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17 2. The choice of a maximal subgroup of H max(1) In the above case, {P 1 ...P 8 } is a maximal subgroup of Gal = S 4 3. The choice of a maximal subgroup of H max(1) from step 2. In the above case, {P 1 ,..P 4 } = H max(2) is a maximal subgroup of H max(1) The process is continued until H max = {P 1 } = {I}. The groups Gal, H max(1) ..,H max(k) = I, form a composition series The composition indices are given by the ratios of the successive orders of the groups: g n /h (1) h (1) /h (2) ...h (k 1) /1. The composition indices of the symmetric groups S n for n = 2 to 7 are found to be: n Composition Indices 2 2 3 2, 3 4 2, 3, 2, 2 5 2, 60 6 2, 360 7 2, 2520 We state, without proof, Galois' theorem: a polynomial equation can be solved algebraically if and only if its group is solvable. Galois defined a solvable group as one in which the composition indices are all prime numbers. Furthermore, he showed that if n > 4, the sequence of maximal normal subgroups is S n A n I, where A n is the Alternating Group with (n!)/2 elements. The composition indices are then 2 and (n!)/2. For n > 4, however, (n!)/2 is not prime, therefore the groups S n are not solvable for n > 4. Using Galois' Theorem, we see that it is therefore not possible to solve, algebraically, a general polynomial equation of degree n > 4.

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18 3 SOME ALGEBRAIC INVARIANTS Although algebraic invariants first appeared in the works of Lagrange and Gauss in connection with the Theory of Numbers, the study of algebraic inva riants as an independent branch of Mathematics did not begin until the work of Boole in 1841. Before discussing this work, it will be convenient to introduce matrix versions of real bilinear forms, B, defined by B = i=1 m j=1 n a ij x i y j where x = [x 1 ,x 2 ,...x m ], an m vector, y = [y 1 ,y 2 ,...y n ], an n vector, and a ij are real coefficients. The square brackets denote a column vector. In matrix notation, the bilinear form is B = x T Ay where a 11 . a 1n A = . . a m1 . a mn The scalar product of two n vectors is seen to be a special case of a bilinear form in which A = I If x = y the bilinear form becomes a quadratic form, Q: Q = x T Ax 3.1. Invariants of binary quadratic forms Boole began by considering the properties of the binary

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19 quadratic form Q(x,y) = ax 2 + 2hxy + by 2 under a linear transformation of the coordinates x = Mx where x = [x,y], i j x = [x',y'], and M = k l The matrix M transforms an orthogonal coordinate system into an oblique coordinate system in which the new x' axis has a slope (k/i), and the new y' axis has a slope (l/j), as shown: y y [i+j,k+l] [0,1] [1,1] x [0,0] [1,0] x The transformation of a unit square under M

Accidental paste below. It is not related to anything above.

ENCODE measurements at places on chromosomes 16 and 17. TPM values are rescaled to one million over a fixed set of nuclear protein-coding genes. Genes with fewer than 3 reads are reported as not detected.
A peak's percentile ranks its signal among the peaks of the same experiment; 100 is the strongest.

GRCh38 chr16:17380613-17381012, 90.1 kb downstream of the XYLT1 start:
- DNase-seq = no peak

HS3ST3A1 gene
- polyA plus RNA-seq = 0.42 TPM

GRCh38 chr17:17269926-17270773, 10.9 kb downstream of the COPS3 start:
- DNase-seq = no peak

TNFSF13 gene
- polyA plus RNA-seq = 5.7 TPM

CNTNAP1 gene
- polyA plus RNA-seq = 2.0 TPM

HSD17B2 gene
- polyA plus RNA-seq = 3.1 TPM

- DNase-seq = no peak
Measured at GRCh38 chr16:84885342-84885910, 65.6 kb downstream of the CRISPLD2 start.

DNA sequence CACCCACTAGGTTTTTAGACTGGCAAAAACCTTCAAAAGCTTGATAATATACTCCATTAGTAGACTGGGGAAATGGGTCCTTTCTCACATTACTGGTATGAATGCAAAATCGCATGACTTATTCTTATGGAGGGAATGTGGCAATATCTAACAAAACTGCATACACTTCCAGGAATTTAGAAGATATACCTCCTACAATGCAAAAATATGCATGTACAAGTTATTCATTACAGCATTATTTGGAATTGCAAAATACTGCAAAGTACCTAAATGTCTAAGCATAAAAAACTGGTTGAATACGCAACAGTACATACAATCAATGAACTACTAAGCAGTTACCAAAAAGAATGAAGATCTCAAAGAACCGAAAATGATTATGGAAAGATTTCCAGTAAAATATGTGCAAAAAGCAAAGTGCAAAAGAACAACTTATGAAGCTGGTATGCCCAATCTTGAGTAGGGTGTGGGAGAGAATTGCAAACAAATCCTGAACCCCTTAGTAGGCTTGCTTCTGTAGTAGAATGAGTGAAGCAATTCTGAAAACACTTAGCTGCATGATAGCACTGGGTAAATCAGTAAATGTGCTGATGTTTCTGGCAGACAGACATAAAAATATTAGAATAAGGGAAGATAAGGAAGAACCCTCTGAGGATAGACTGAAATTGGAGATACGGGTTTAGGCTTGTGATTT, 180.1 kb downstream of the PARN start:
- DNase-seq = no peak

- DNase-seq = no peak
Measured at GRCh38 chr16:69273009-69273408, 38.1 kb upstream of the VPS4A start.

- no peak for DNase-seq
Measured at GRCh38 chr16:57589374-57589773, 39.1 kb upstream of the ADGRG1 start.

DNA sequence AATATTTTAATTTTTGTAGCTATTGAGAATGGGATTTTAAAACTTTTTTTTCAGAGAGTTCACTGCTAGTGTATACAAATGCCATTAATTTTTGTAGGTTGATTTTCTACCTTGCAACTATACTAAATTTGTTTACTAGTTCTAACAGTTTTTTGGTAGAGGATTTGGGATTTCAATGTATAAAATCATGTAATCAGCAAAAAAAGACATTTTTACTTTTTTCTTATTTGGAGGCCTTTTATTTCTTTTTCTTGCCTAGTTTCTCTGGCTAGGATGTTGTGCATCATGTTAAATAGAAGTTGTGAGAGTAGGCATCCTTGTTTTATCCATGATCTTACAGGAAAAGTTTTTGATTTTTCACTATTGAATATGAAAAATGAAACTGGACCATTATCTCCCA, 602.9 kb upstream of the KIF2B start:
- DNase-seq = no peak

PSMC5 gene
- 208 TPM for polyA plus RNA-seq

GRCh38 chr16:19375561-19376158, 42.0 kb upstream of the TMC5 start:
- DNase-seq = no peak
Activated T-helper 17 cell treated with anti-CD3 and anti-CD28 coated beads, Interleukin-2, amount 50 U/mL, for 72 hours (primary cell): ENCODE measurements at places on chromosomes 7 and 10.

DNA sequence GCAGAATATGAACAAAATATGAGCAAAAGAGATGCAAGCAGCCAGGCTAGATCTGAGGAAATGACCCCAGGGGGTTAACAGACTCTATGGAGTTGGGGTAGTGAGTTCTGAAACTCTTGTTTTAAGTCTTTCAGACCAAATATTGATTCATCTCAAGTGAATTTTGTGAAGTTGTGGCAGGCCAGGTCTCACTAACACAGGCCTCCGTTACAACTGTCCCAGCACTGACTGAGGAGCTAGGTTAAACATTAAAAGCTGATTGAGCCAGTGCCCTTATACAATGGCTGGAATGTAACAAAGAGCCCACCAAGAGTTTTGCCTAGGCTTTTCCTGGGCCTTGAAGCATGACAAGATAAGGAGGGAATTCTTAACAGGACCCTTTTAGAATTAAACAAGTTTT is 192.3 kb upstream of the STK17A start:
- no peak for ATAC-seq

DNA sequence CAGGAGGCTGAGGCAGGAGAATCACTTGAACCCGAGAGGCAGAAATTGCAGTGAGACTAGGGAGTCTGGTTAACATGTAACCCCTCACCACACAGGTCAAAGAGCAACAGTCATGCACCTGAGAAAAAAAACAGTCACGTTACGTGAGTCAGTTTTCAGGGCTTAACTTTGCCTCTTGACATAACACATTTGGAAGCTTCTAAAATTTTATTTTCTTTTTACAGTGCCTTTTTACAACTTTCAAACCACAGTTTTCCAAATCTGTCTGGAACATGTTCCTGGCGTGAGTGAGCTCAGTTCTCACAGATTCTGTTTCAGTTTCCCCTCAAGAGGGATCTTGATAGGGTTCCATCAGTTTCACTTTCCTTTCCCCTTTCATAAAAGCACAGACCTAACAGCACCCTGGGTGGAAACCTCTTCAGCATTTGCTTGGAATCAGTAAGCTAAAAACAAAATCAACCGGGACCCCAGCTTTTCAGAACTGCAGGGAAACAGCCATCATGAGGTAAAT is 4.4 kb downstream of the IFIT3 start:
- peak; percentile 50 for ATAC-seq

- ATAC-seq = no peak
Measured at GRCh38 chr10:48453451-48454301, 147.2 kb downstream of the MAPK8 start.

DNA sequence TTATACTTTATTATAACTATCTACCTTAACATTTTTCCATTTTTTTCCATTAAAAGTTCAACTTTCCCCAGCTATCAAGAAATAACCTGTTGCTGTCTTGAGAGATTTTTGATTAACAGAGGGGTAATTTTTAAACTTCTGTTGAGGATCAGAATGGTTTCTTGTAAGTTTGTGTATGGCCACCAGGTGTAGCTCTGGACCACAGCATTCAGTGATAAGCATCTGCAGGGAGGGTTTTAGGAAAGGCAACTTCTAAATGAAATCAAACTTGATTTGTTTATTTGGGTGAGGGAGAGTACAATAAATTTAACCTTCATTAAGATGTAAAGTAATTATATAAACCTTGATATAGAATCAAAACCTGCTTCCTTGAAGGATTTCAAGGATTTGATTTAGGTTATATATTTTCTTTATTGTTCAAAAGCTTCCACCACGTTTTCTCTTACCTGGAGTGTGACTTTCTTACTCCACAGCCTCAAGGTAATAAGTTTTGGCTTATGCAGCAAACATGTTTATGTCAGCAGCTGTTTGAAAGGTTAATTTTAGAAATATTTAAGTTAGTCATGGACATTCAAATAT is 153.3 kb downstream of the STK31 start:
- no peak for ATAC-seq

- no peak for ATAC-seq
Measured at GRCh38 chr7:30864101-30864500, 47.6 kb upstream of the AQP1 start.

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20 The transformation is linear, therefore the new function Q'(x',y') is a binary quadratic: Q'(x',y') = a'x' 2 + 2h'x'y' + b'y' 2 The original function can be written Q(x,y) = x T Dx where a h D = h b and the determinant of D is det D = ab h 2 is the discriminant of Q. The transformed function can be written Q'(x',y') = x T D x where a' h' D = h' b' and det D = a'b' h' 2 the discriminant of Q'. Now, Q'(x',y') = ( Mx ) T D Mx = x T M T D Mx and this is equal to Q(x,y) if M T D M = D The invariance of the form Q(x,y) under the coordinate transformation M therefore leads to the relation

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21 (det M ) 2 det D = det D because det M T = det M The explicit form of this equation involving determinants is (il jk) 2 (a'b' h' 2 ) = (ab h 2 ). The discriminant (ab h 2 ) of Q is said to be an invar iant of the transformation because it is equal to the discriminant (a'b' h' 2 ) o f Q', apart from a factor (il jk) 2 that depends on the transformation itself, and not on the arguments a,b,h of the function Q. 3.2. General algebraic invariants The study of general algebraic invariants is an important branch of Mathematics. A binary form in two variables is f(x 1 ,x 2 ) = a o x 1 n + a 1 x 1 n 1 x 2 + ...a n x 2 n = a i x 1 n i x 2 i If there are three or four variables, we speak of ternary forms or quaternary forms. A binary form is transformed under the linear transformation M as follows f(x 1 ,x 2 ) => f'(x 1 ',x 2 ') = a o 'x 1 n + a 1 'x 1 n 1 x 2 + .. The coefficients a o a 1 a 2 ,.. ( a o ', a 1 ', a 2 .. and the roots of the equation f(x 1 ,x 2 ) = 0 differ from the roots of the equation f'(x 1 ',x 2 ') = 0. Any function I(a o ,a 1 ,...a n ) of the coefficients of f that satisfies